German Finance Minister Wolfgang Schaeuble Sunday defended Europe's handling of Greece's debt crisis, saying there was no easier way to rescue the debt-laden country from crisis.
"Unemployment in Greece isn't the result of European policy. That assertion is a fallacy," he said in an interview with Greek daily Kathimerini.
"Don't listen to those who say that there was an easier solution," he said, referring to the harsh austerity measures enforced by the International Monetary Fund and European Union when they bailed out Athens from its debt crisis.
Greece, which has only been able to issue short-term bonds since its rescue in 2010, expects to return to borrowing normally on international debt markets before June.
That marks a turnaround after six years of crippling recession that has slashed the country's gross domestic product by a quarter and sent unemployment soaring to more than 27.5%.
The troika of lenders -- the International Monetary Fund, the European Commission and the European Central Bank -- have faced criticism for their handling of the crisis, including from the EU's own lawmakers.
In June 2013 the IMF admitted it had underestimated the damage done to Greece's economy from spending cuts and tax hikes imposed in a bailout, which was accompanied by one of the worst economic collapses ever experienced by a country in peacetime.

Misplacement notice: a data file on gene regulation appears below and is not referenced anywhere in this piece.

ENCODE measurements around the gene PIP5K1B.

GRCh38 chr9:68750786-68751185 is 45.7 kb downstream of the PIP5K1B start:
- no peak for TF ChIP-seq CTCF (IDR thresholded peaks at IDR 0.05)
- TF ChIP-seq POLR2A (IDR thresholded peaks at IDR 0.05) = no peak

But Schaeuble said Sunday that "recent economic data from Greece shows that it is on the right path" to escape its financial rut and that its "public finances are already better than the programme had anticipated".
"The stabilisation is faster and better than expected," he is quoted as saying in the Greek daily.
Any new rescue loans would therefore be "much smaller than the previous two," which totalled 240 billion euros ($329 billion), and the conditions attached would be "less heavy," he said.
Germany has stuck fast to its demand that Greece continue to rein in its public debt to 124 percent of GDP by 2020, down from 175 percent now.
The write-off of more than 100 billion euros of Greece's debt owned by private investors in 2012 must remain a "unique case," Schaeuble added.